How to get your WoMo mojo back (or how to fake that you never lost it!)

In the first of three blog posts Author, Broadcaster and Communication Trainer Edie Lush looks at physical energy (body language) and how you can cover nerves and appear confident and comfortable – regardless of how you are feeling.  Her next two blog posts will look at vocal energy and content.  The excerpts below are from her book How To Speak with Confidence in Public – through this link.

I remember sometime a few months after the birth of my second child getting an important call at a less than perfect time.  I ended up breastfeeding the baby with my mobile phone crushed between my ear and shoulder while somehow taking notes on suggested speakers for a literary festival I was organising.  I managed to pull that call off.  Several others didn’t go so well – I also remember a call when the baby rolled off the bed and burst into tears – all my attempts to multitask scuppered and feeling guilty and inadequate!

I have worked for others and for myself while raising a family of three together with my husband and various kinds of help at home.   I’m a broadcast journalist, an author, an event MC and a communications trainer.  Sometimes the see-saw of work-life is balanced.  Most of the time it isn’t.  I remember so many times of not feeling my best, of not being totally together for a meeting, of feeling out of practice, or just very very very tired and not on my game when the kids were young.  They’re older and – while they still need attention and time – I don’t have that dreadful feeling of exhaustion / depression that I had when they were small.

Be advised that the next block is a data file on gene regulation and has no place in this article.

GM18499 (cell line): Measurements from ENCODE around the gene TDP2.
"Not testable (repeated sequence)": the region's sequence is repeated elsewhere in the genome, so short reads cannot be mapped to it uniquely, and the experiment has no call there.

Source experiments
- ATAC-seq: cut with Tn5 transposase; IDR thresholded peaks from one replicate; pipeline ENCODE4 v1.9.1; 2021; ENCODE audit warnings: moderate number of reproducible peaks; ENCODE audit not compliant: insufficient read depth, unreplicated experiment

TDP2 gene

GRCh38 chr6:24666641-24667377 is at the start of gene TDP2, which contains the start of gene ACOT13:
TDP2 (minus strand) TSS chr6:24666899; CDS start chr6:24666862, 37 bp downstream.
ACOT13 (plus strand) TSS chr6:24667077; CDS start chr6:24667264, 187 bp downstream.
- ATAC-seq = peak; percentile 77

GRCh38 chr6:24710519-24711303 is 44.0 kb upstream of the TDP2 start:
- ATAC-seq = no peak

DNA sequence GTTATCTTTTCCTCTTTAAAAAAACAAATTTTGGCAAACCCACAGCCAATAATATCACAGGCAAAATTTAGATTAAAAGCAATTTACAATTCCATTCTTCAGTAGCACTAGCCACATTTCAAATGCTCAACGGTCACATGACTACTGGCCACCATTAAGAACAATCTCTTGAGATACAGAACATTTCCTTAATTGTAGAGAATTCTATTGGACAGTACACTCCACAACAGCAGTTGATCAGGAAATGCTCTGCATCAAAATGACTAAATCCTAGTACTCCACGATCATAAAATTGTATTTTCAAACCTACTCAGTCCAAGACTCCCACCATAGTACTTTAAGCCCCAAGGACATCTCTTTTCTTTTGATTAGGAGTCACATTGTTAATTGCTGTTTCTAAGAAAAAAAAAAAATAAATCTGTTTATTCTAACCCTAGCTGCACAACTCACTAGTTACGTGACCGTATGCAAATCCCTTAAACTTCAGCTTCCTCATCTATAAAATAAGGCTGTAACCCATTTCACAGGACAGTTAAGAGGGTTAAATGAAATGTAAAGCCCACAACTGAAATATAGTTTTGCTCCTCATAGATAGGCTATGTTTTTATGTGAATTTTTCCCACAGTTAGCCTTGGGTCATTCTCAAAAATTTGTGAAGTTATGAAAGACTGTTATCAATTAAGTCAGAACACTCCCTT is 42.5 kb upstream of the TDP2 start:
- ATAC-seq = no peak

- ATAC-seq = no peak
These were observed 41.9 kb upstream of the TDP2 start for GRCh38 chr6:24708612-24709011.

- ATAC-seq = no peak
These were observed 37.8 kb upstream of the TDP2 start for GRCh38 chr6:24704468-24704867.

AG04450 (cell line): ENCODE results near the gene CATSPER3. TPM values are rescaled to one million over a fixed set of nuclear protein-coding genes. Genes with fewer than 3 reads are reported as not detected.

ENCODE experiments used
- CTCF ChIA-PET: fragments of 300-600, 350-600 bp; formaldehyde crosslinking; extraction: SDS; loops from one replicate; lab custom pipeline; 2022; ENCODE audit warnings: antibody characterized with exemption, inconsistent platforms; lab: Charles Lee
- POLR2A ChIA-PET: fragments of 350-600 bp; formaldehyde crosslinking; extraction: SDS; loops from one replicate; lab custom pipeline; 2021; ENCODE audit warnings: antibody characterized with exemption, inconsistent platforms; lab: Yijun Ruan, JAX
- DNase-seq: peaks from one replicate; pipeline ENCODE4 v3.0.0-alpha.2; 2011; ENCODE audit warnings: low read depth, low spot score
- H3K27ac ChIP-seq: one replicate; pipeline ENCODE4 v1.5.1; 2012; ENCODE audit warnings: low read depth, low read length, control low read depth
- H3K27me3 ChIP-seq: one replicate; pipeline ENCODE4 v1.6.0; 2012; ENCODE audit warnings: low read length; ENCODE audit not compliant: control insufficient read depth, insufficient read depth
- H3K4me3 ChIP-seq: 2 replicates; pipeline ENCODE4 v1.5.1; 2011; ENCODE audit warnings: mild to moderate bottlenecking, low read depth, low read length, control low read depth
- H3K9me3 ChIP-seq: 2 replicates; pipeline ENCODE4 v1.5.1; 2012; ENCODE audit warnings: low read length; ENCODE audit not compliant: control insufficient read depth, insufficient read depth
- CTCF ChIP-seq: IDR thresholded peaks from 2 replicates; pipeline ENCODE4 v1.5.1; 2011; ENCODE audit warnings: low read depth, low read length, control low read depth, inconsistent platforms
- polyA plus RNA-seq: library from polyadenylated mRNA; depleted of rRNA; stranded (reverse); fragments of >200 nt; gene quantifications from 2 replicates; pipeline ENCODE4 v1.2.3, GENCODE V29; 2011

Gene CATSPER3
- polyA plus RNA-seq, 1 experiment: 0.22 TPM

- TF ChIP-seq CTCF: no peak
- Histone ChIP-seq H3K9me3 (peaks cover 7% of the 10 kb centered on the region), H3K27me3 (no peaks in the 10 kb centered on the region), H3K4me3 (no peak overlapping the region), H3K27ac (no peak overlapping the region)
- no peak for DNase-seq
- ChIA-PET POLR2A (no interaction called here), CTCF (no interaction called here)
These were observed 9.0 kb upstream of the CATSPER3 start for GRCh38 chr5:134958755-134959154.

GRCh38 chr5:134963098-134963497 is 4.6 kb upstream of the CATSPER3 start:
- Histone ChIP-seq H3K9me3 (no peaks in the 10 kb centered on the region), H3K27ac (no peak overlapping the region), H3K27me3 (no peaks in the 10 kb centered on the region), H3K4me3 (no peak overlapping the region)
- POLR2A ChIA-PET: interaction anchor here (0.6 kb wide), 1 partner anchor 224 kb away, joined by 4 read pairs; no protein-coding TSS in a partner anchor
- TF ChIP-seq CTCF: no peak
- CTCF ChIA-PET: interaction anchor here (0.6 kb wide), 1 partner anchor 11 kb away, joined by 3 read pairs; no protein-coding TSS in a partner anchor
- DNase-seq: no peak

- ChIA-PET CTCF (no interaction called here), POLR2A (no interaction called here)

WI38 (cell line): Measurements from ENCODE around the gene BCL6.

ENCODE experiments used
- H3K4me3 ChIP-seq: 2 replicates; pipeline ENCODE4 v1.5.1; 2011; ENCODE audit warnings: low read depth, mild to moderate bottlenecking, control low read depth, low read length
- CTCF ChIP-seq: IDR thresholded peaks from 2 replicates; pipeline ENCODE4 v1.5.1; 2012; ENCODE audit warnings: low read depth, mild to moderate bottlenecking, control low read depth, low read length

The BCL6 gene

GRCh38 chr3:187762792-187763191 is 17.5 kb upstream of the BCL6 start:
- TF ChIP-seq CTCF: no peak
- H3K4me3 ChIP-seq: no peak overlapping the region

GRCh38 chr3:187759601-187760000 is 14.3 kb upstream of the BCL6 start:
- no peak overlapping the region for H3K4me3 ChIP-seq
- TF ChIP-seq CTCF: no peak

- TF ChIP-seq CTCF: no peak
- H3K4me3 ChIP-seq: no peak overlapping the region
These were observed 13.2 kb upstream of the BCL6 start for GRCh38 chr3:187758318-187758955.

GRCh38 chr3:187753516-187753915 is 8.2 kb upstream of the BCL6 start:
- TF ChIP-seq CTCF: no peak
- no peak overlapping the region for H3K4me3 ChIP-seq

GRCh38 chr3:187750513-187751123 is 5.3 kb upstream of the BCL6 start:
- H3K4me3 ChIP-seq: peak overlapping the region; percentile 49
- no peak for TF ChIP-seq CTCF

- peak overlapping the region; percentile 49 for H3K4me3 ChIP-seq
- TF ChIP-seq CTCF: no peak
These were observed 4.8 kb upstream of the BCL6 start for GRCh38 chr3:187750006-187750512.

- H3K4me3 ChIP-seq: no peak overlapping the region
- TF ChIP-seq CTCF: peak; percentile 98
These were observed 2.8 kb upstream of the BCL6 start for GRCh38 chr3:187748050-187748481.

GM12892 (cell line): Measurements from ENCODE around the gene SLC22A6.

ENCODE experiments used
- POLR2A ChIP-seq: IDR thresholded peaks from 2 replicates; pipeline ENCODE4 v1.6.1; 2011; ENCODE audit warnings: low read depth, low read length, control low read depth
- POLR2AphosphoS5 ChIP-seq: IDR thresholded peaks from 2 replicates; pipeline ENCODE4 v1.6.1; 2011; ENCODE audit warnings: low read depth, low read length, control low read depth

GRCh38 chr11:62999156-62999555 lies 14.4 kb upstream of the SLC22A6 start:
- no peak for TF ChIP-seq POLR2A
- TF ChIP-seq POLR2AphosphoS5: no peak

I wanted to share a few parts of the book that I co-wrote with Charlotte McDougall that might be helpful for other Working Mothers who are either coming back after some time off or are taking a step up in their job and need to polish up their communication skills.  Many of my favorite clients are women – I’ve worked with women who have just started speaking in public, women who are taking on board roles where they need to speak truth to power, women who are coming back to work after a break and have the fear of being found out and women who feel like they just need a refresher in what good communication looks like. 

I divide good communication into two parts – the how and the what. The how is – how do you look and sound comfortable and confident, how do you speak with gravitas and impact.  The what is – how do you structure your messages in a personable and compelling way? And how do you deal with nerves?

Starting with the how do you look confident and comfortable –